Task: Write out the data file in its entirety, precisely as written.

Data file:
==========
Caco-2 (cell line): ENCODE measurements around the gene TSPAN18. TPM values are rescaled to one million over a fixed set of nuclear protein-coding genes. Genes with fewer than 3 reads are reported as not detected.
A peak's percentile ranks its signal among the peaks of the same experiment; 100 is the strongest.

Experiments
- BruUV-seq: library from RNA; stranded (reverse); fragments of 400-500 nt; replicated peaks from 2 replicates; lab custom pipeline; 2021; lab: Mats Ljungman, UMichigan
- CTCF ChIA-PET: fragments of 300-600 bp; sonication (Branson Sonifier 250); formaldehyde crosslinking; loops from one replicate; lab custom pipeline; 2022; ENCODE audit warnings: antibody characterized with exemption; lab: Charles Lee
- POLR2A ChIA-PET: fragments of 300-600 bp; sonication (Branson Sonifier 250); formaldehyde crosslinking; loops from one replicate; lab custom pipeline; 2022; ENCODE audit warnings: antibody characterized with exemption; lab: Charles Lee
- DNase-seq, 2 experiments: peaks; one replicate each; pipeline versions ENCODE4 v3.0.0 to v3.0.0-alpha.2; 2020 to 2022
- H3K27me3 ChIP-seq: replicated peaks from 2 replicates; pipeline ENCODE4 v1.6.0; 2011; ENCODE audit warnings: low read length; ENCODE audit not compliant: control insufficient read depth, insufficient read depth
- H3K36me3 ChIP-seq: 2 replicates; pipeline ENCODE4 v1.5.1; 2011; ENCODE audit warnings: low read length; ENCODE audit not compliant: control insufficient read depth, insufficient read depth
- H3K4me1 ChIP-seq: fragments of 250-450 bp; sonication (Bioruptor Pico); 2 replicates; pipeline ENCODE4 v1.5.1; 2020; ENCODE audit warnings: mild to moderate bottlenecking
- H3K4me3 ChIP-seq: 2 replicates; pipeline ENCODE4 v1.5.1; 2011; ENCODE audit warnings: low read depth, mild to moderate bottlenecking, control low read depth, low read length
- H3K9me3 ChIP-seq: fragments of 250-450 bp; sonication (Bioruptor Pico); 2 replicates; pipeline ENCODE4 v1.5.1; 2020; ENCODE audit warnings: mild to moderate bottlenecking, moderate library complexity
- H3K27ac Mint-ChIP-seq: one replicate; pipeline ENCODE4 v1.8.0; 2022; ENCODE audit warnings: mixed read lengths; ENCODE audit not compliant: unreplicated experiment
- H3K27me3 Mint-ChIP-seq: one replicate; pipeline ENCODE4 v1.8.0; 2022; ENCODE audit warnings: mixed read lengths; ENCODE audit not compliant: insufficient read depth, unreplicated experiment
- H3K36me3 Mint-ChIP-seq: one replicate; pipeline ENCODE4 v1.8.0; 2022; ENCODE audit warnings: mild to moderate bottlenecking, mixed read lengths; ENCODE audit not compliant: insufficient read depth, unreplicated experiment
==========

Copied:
Caco-2 (cell line): ENCODE measurements around the gene TSPAN18. TPM values are rescaled to one million over a fixed set of nuclear protein-coding genes. Genes with fewer than 3 reads are reported as not detected.
A peak's percentile ranks its signal among the peaks of the same experiment; 100 is the strongest.

Experiments
- BruUV-seq: library from RNA; stranded (reverse); fragments of 400-500 nt; replicated peaks from 2 replicates; lab custom pipeline; 2021; lab: Mats Ljungman, UMichigan
- CTCF ChIA-PET: fragments of 300-600 bp; sonication (Branson Sonifier 250); formaldehyde crosslinking; loops from one replicate; lab custom pipeline; 2022; ENCODE audit warnings: antibody characterized with exemption; lab: Charles Lee
- POLR2A ChIA-PET: fragments of 300-600 bp; sonication (Branson Sonifier 250); formaldehyde crosslinking; loops from one replicate; lab custom pipeline; 2022; ENCODE audit warnings: antibody characterized with exemption; lab: Charles Lee
- DNase-seq, 2 experiments: peaks; one replicate each; pipeline versions ENCODE4 v3.0.0 to v3.0.0-alpha.2; 2020 to 2022
- H3K27me3 ChIP-seq: replicated peaks from 2 replicates; pipeline ENCODE4 v1.6.0; 2011; ENCODE audit warnings: low read length; ENCODE audit not compliant: control insufficient read depth, insufficient read depth
- H3K36me3 ChIP-seq: 2 replicates; pipeline ENCODE4 v1.5.1; 2011; ENCODE audit warnings: low read length; ENCODE audit not compliant: control insufficient read depth, insufficient read depth
- H3K4me1 ChIP-seq: fragments of 250-450 bp; sonication (Bioruptor Pico); 2 replicates; pipeline ENCODE4 v1.5.1; 2020; ENCODE audit warnings: mild to moderate bottlenecking
- H3K4me3 ChIP-seq: 2 replicates; pipeline ENCODE4 v1.5.1; 2011; ENCODE audit warnings: low read depth, mild to moderate bottlenecking, control low read depth, low read length
- H3K9me3 ChIP-seq: fragments of 250-450 bp; sonication (Bioruptor Pico); 2 replicates; pipeline ENCODE4 v1.5.1; 2020; ENCODE audit warnings: mild to moderate bottlenecking, moderate library complexity
- H3K27ac Mint-ChIP-seq: one replicate; pipeline ENCODE4 v1.8.0; 2022; ENCODE audit warnings: mixed read lengths; ENCODE audit not compliant: unreplicated experiment
- H3K27me3 Mint-ChIP-seq: one replicate; pipeline ENCODE4 v1.8.0; 2022; ENCODE audit warnings: mixed read lengths; ENCODE audit not compliant: insufficient read depth, unreplicated experiment
- H3K36me3 Mint-ChIP-seq: one replicate; pipeline ENCODE4 v1.8.0; 2022; ENCODE audit warnings: mild to moderate bottlenecking, mixed read lengths; ENCODE audit not compliant: insufficient read depth, unreplicated experiment